North Korea fires ballistic missile over Japan
Nuclear-armed North Korea fired a ballistic missile over Japan and into the Pacific Ocean on Tuesday in a major escalation by Pyongyang amid tensions over its weapons ambitions.
Japanese Prime Minister Shinzo Abe said it was an “unprecedented, serious and grave threat” and called for an emergency UN Security Council meeting.
The last time a North Korean rocket overflew Japan was in 2009, when Pyongyang said it was satellite launch. Washington, Seoul and Tokyo believed it was a clandestine test of an intercontinental ballistic missile (ICBM).
Pyongyang last month carried out two overt ICBM tests that appeared to bring much of the US mainland within reach for the first time and heightened strains in the region.
At the time, US President Donald Trump issued an apocalyptic warning of raining “fire and fury” on the North, saying Washington’s weapons were “locked and loaded”, while Pyongyang threatened to fire a salvo of missiles over Japan towards the US territory of Guam.
The latest missile was launched at around 2057 GMT Monday from Sunan, near Pyongyang, travelling “over Japan”, the South Korea’s Joint Chiefs of Staff said.
It flew around 2,700 kilometres (1,700 miles) at a maximum altitude of around 550 kilometres.
Guam is about 3,500 kilometres from North Korea — although the missile was fired in an easterly direction and not towards the US outpost, home to 160,000 people and host to major military facilities.
Abe said the overflight was an “outrageous act” that “greatly damages regional peace and security”, telling reporters Tokyo had protested to Pyongyang.
In a 40-minute telephone call with Trump, he said, the two allies had agreed to “further strengthen pressure against North Korea”.
The UN Security Council imposed a seventh set of sanctions on Pyongyang earlier this month, tightening restrictions on its exports, and investments into the North.
The US confirmed the launch and the overflight of Japan, with Pentagon spokesman Colonel Rob Manning saying the North American Aerospace Defense Command (NORAD) determined it “did not pose a threat to North America”.
– ‘Not a chicken’ –
Any launch towards Guam would have to pass over the Asian island nation first and analysts said Tuesday’s overflight presents a major challenge to both Tokyo and Washington.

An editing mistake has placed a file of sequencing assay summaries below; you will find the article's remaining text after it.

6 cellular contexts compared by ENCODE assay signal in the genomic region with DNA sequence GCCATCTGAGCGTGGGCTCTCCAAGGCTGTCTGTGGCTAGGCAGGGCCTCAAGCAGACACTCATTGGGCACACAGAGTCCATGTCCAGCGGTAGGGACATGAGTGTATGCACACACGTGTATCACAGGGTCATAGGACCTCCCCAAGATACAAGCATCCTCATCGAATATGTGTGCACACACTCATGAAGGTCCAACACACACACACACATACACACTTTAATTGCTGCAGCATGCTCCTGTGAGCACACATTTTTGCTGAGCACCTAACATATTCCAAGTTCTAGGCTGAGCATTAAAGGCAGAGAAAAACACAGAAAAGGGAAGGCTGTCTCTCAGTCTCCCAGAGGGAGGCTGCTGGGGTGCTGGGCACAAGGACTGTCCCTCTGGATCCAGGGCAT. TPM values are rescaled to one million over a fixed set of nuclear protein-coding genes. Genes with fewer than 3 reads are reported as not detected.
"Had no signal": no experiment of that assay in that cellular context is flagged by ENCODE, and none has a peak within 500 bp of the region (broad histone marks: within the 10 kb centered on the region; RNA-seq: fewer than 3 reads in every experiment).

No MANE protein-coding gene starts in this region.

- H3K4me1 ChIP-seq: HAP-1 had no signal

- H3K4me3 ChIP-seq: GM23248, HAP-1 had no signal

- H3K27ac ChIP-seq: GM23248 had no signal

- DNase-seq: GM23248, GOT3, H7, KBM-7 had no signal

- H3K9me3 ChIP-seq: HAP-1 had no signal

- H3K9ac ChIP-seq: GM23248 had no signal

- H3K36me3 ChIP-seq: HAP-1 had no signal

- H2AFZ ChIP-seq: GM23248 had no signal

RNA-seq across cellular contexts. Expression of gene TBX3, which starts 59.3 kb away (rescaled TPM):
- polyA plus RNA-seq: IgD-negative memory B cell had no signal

When it carried out its ICBM tests last month — which leader Kim Jong-Un described as a “gift” to “American bastards” — it fired them on lofted trajectories that avoided Japan.
Before 2009, the only time it had traversed Japanese airspace was in 1998, in what it also claimed it was a space launch. The US said it was a Taepodong-1 missile.
After Pyongyang appeared to postpone the Guam scheme, Trump told a rally in Phoenix that Kim was “starting to respect us”.
As a result, Cha Du-Hyeogn of the Asan Institute of Policy Studies in Seoul, told AFP: “It looked like North Korea backed off from a game of chicken.
“But Pyongyang is showing that is not how it is,” he said. “That it is not a chicken, it has not backed off and that Washington is the one who is bluffing with no concrete plan.”
– ‘Horrible day’ –
Japan has in the past vowed to shoot down North Korean missiles or rockets that threaten to hit its territory.
But it made no attempt to do so on Tuesday — when the missile flew over the country for two minutes — with defence minister Itsunori Onodera saying generals believed it “posed no risk of flying into our country”.
But as a precaution, millions of residents in northern Japan received an early morning text message from the government warning them to take cover.
When the North sent a missile into Japan’s exclusive economic zone — waters extending 200 nautical miles from its coast — last year it only triggered protests and anger, and it subsequently carried out several similar launches.
“Today is really quite a horrible day for Japan,” security commentator Ankit Panda said on Twitter following Tuesday’s overflight.
“If North Korea assesses the costs of overflying Japan to be *anything* but intolerable, we’ll see more of these kinds of tests.”
Pyongyang says it needs nuclear weapons to protect itself against the US, and the firing comes during the annual Ulchi Freedom Guardian South Korean-US joint military exercise, which the North always condemns as rehearsals for invasion.
Under Kim, Pyongyang has made rapid strides in its ballistic missile technology, revealing significant technological advances and ambitions last week.
Analysts said pictures of a visit by Kim to the Chemical Material Institute of the Academy of Defence Science showed a wound-filament rocket motor casing — much lighter than metal, giving a longer range and the ability to carry a heavier payload.
Other images included missile schematics and what appeared to be production processes, with the official KCNA news agency saying the nosecones and engine jets were made of “carbon/carbon compound material”
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